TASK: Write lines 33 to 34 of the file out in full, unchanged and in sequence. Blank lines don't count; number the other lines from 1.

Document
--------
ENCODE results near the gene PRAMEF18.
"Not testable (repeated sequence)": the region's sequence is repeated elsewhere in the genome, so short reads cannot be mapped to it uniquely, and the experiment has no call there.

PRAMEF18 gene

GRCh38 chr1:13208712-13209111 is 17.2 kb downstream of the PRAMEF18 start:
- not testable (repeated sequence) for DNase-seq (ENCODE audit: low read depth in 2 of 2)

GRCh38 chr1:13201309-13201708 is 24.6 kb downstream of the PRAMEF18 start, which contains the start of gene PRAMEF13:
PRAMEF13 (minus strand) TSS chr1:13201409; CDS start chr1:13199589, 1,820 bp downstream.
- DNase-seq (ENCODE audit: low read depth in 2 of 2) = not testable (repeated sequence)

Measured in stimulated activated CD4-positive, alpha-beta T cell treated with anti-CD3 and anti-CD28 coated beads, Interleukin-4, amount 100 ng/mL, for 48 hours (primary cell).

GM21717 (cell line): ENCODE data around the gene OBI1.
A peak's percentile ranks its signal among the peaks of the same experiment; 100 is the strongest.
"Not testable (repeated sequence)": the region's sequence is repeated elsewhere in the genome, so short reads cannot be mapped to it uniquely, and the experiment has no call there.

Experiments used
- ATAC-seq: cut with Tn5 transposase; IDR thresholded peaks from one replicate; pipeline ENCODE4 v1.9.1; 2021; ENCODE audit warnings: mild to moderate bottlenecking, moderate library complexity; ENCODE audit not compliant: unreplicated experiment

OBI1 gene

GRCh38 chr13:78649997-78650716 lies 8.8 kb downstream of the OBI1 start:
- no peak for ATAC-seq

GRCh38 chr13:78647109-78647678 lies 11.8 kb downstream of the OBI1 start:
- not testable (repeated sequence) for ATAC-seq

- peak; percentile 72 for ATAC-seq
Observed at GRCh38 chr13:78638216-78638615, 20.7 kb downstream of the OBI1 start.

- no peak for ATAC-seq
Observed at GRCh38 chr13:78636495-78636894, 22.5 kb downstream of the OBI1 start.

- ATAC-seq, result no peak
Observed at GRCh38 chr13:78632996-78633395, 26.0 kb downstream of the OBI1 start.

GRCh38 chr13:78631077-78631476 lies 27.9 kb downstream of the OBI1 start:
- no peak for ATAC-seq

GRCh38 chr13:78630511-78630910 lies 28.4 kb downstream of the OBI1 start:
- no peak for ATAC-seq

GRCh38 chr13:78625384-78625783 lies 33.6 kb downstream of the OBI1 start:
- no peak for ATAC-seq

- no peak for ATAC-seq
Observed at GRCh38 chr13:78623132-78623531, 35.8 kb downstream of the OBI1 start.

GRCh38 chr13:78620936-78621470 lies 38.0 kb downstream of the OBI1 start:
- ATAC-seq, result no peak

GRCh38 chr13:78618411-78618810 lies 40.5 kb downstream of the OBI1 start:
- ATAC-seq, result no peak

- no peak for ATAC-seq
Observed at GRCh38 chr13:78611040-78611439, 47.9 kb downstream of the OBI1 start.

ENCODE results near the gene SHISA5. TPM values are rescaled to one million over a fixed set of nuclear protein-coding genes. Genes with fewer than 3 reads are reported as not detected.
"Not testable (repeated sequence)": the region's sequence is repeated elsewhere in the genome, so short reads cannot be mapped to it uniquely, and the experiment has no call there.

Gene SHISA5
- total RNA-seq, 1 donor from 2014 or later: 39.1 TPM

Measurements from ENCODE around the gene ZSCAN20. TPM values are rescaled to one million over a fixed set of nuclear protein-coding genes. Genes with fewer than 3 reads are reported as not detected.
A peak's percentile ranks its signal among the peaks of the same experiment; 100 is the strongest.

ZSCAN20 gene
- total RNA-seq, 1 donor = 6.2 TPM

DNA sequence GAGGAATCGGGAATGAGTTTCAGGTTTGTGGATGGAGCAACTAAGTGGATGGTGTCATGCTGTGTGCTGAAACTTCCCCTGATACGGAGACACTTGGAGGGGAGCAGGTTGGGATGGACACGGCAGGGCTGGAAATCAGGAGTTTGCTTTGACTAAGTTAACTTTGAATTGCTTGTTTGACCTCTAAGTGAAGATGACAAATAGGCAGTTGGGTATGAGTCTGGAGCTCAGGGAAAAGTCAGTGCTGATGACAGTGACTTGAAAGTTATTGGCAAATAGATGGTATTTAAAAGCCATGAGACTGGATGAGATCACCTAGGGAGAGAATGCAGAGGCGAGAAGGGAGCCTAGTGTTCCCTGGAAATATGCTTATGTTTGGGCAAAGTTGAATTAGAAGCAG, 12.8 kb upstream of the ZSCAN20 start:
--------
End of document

Observed at GRCh38 chr13:78623132-78623531, 35.8 kb downstream of the OBI1 start.

GRCh38 chr13:78620936-78621470 lies 38.0 kb downstream of the OBI1 start: